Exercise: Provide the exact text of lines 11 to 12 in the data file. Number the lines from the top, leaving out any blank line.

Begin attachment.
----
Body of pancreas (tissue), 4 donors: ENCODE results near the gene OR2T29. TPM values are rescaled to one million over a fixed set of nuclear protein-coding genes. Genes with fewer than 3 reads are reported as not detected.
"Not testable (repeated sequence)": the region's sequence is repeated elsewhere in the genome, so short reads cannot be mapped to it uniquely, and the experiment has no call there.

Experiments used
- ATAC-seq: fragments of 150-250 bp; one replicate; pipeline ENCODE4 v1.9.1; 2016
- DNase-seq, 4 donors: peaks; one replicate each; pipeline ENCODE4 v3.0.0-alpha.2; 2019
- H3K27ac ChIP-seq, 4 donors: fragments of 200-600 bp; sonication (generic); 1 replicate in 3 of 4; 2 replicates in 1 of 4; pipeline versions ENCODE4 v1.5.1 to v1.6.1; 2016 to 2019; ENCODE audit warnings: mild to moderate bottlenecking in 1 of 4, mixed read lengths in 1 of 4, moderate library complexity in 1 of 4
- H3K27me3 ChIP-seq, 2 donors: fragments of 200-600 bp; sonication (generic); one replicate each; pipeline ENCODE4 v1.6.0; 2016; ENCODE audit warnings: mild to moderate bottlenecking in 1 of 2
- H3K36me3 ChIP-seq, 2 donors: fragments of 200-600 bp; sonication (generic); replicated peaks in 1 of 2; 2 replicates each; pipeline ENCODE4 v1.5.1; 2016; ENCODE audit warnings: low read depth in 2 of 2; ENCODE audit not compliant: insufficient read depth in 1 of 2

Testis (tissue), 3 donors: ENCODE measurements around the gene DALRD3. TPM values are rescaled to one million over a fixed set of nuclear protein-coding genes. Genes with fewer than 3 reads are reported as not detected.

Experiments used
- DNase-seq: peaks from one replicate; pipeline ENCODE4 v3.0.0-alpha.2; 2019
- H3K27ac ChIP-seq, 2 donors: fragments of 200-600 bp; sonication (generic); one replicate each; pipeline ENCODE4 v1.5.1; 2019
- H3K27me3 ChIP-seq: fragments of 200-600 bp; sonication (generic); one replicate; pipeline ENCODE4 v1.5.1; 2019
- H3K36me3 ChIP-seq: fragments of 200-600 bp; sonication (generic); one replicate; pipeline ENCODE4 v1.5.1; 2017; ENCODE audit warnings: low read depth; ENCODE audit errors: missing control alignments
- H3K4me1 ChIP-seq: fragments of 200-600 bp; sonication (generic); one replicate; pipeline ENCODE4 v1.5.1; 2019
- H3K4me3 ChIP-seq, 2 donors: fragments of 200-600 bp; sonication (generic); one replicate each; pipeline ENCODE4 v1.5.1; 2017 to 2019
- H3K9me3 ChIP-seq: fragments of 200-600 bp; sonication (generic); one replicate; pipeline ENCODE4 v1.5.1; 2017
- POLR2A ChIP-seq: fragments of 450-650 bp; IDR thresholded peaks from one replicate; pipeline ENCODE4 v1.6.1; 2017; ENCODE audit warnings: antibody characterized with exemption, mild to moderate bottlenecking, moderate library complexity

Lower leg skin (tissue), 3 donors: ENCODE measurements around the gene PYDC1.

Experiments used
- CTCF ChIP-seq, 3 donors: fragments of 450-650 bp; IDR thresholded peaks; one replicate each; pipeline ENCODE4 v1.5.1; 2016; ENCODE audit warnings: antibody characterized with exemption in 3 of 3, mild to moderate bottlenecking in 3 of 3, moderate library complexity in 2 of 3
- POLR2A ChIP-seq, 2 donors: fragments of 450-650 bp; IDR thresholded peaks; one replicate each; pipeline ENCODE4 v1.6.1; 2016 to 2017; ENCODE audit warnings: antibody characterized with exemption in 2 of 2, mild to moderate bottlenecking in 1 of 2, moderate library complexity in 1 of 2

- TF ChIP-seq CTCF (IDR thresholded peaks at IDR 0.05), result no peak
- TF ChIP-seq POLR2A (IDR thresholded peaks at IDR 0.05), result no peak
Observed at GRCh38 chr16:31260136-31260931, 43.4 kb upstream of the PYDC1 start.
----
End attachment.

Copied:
- DNase-seq: peaks from one replicate; pipeline ENCODE4 v3.0.0-alpha.2; 2019
- H3K27ac ChIP-seq, 2 donors: fragments of 200-600 bp; sonication (generic); one replicate each; pipeline ENCODE4 v1.5.1; 2019